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  1. #61
    Join Date
    Sep. 24, 2009
    Posts
    1,174

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    What a tough situation all around ... there is no easy solution.

    Perhaps the BO where your horse lives now would allow you to trailer these 2 in and have them PTS ... of course this would be 2nd choice to the big cat place.

    I don't think anywhere here will crucify you for trying to do the best you can for the horses in this situation.

    {{hugs}}



  2. #62
    Join Date
    Oct. 8, 2002
    Location
    Maryland
    Posts
    9,432

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    Hate to ask for too many specifics but a slightly better fix on location might be helpful. I have family in the Cayuga lake area with horses, who may (or may not, I dunno) be able to help somehow.

    I would also see if Cornell's vet school could use them, if the sanctuary doesn't work out.
    "smile a lot can let us ride happy,it is good thing"

    My CANTER blog.


    1 members found this post helpful.

  3. #63
    Join Date
    Dec. 21, 2008
    Location
    Longing to be where I once was.....
    Posts
    2,190

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    Quote Originally Posted by HalteredFaultered View Post
    I called a few local vets (we don't have many), including my own regular veterinarian, but they only make house calls. The nearest clinic is over 3 hours away.

    I talked to a friend who mentioned donating their carcass to the zoo. There is a local big cat sanctuary that I have called about making a donation. I'm waiting for a call back from them. I could ask my brother, who is an experienced hunter, to go with me to haul the horses there alive and we may be able to do gunshot euthanasia on site and have the carcasses fed to the large cats. I don't know what my brother's response will be as we grew up with these guys. They've been a part of our family for a long time but I can't stand to see them be allowed to starve because of my father's stubbornness.

    This sounds like the best option. If your brother can't shoot them( even a hunter doesn't like killing family pets) they will do it there. Give your dad a break here. He may seem irrational here but with age sometimes things are really hard to handle. These horses have lived a long and full life and shouldn't be passed on to someone else to become their problem. Hope this works out.


    1 members found this post helpful.

  4. #64
    Join Date
    Mar. 24, 2009
    Posts
    670

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    Just what I was going to say. The cat sanctuary should be very experienced with the gun. No family member needs to be there.



  5. #65
    Join Date
    Jul. 26, 2003
    Location
    NC
    Posts
    635

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    I haven't read all the responses so I'm not sure if someone has mentioned this, but what about your local Animal Control? Our AC was out about a week ago and picked up two horses. They will eventually be up for adoption if they aren't put down....they're about 10-12, never handled, so I'm not sure what they'll end up doing with them. But, your local animal control might be an option.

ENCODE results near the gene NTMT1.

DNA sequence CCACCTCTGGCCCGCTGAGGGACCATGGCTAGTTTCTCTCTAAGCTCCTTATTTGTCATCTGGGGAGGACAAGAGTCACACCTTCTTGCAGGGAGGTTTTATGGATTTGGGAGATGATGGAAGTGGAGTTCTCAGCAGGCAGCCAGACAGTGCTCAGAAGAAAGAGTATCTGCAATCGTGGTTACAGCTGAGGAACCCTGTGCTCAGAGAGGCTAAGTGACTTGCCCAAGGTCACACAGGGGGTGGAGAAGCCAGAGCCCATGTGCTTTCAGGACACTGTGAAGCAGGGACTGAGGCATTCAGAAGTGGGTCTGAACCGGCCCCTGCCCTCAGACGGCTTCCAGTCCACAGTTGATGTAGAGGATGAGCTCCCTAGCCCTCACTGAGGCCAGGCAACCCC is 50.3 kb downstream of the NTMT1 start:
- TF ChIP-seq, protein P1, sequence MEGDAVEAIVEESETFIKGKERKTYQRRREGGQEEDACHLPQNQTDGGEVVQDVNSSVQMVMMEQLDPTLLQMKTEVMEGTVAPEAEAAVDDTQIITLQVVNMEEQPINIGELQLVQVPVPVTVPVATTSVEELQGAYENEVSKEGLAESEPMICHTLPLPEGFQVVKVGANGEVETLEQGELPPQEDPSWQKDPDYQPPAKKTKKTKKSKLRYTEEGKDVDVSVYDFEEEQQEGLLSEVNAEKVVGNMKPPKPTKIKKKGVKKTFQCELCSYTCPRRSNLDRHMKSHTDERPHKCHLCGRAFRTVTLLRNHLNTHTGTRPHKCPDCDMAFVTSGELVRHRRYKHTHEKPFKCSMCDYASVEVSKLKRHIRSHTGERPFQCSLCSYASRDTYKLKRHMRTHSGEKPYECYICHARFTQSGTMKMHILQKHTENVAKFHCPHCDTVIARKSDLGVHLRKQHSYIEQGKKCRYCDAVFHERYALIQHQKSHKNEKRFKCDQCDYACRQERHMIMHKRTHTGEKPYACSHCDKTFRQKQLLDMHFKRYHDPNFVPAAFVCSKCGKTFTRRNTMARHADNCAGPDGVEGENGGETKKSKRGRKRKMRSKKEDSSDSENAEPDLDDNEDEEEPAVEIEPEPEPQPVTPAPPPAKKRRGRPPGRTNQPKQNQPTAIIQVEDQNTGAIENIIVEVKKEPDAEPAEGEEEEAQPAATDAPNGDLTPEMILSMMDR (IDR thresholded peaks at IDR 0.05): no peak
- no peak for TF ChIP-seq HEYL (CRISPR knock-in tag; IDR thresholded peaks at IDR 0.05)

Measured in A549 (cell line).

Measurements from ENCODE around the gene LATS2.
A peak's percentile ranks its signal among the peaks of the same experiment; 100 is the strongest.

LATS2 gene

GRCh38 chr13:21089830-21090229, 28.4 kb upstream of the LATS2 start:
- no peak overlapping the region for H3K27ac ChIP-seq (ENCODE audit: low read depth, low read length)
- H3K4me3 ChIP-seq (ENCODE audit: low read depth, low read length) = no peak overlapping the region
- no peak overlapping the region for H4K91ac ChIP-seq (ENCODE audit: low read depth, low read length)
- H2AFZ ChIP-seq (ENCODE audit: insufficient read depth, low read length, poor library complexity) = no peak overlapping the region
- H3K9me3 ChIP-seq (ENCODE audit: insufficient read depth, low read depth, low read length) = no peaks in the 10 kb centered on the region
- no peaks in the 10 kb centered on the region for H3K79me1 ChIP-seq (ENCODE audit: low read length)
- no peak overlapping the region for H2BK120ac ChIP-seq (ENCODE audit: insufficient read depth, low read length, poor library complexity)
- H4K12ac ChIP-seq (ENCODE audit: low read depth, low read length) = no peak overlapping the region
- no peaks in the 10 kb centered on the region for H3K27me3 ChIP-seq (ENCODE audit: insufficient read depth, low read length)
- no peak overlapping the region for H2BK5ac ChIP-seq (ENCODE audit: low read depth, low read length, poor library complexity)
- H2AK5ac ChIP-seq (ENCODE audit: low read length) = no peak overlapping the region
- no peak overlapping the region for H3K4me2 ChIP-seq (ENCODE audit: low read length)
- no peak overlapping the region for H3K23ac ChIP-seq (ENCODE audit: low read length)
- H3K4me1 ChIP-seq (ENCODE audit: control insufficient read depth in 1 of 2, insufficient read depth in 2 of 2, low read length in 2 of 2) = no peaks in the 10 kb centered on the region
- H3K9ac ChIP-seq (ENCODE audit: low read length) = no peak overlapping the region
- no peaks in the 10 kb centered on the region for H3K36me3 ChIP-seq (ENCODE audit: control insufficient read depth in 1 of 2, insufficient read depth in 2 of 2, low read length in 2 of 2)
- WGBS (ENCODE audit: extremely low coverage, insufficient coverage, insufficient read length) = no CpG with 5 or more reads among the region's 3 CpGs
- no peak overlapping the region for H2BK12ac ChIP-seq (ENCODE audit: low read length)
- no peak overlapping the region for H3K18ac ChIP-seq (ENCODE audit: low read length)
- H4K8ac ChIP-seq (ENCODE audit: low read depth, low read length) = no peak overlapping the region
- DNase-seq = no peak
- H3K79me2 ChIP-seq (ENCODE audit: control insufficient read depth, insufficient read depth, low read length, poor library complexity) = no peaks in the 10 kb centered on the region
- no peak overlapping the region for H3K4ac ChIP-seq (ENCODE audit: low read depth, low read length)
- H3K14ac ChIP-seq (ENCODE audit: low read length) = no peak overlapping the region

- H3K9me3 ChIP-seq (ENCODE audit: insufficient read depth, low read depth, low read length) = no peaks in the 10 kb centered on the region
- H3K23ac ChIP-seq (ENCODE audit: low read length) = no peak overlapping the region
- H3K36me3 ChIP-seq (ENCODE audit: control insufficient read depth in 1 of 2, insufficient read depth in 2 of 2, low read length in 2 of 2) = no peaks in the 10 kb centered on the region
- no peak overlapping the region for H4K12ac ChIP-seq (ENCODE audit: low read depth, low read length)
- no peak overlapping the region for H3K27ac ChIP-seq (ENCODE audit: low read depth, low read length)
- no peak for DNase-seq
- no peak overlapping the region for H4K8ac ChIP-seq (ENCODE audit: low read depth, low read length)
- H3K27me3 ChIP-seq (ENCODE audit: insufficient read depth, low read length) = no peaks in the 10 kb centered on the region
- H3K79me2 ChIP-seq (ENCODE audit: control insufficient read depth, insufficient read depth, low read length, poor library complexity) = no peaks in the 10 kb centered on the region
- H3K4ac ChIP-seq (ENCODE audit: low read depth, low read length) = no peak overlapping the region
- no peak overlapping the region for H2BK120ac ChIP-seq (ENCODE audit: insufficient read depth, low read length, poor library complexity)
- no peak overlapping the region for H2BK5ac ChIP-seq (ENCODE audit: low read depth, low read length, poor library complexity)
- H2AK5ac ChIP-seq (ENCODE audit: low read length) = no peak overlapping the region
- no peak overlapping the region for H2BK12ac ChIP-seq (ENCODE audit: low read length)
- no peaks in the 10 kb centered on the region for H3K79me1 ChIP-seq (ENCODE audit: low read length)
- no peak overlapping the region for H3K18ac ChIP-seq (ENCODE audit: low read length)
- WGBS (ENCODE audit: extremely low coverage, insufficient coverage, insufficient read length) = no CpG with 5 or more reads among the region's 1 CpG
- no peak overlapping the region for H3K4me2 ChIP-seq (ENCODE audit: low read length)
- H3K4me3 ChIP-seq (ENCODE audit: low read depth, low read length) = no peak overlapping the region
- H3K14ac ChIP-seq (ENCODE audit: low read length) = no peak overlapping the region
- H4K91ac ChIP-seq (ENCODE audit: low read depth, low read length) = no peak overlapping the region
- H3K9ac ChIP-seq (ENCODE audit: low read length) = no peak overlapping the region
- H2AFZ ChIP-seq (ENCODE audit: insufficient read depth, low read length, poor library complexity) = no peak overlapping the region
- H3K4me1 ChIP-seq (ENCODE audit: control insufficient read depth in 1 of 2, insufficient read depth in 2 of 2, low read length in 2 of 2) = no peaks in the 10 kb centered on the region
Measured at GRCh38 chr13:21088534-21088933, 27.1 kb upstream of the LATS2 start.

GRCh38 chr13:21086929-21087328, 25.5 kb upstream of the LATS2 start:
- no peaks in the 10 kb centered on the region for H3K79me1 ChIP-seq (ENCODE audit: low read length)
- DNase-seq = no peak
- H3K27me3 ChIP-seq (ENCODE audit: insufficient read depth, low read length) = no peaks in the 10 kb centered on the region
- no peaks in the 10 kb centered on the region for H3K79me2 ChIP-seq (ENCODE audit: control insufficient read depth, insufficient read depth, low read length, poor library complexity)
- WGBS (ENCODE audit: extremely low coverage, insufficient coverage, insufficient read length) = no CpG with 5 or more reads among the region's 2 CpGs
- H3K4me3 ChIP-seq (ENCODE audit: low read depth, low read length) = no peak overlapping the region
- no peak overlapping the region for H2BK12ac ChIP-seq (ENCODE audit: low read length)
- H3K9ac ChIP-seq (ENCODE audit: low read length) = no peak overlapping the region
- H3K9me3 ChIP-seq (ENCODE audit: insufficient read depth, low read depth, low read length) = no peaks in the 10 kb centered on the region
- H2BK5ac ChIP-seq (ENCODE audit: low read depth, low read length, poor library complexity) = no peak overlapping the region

6. #66
    Join Date
    Sep. 16, 2010
    Location
    Michigan
    Posts
    542

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    Quote Originally Posted by HalteredFaultered View Post
    With the younger of the two having pretty significant arthritis, I'm trying to avoid this at all costs as I feel it would stress a lot. If I can't find another suitable option, I'll have to consider it strongly.
    Yes, that would be difficult, but 3 hour drive is a lot less stress than starving to death. Better to do it before they go hungry.



  7. #67
    Join Date
    Sep. 13, 2008
    Location
    Vermont
    Posts
    794

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    That amount is incredible. I paid $75 to put the pony down and another $80 to have a backhoe guy come to bury him. No wonder I choose to live here. Guess I better stay.



  8. #68
    Join Date
    Sep. 11, 2010
    Location
    The Sunny South
    Posts
    387

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    This may have been mentioned. If I missed it, I'm sorry....

    Where I grew up we had a man who shot horses and livestock. That was his job. You could easily write a book about the town I grew up in, and he would be one of the central characters. Anyway, while it seems like a terrible death, if you can find someone who knows how to do it, it really isn't bad at all. The horses who meet Moses (that's his name, and I swear he is 200 years old but never shows a day of it) stand in their field, eating grain, and then they are dead. There is hardly any blood and they just drop, dead. I can't remember what he charged, but it was a fraction of the cost of any other form of euthanasia.

    I know this is only one piece of the puzzle, but I thought it was worth adding. It might be worth asking around if there is someone who does this work. If there is, chances are they could help you with the other aspects of your problem as well.
    My boy, "Mr. Nice Guy"

    Ask me about Final Furlong, Inc. - promoting "Responsible retirement for thoroughbred racehorses through the racing industry".



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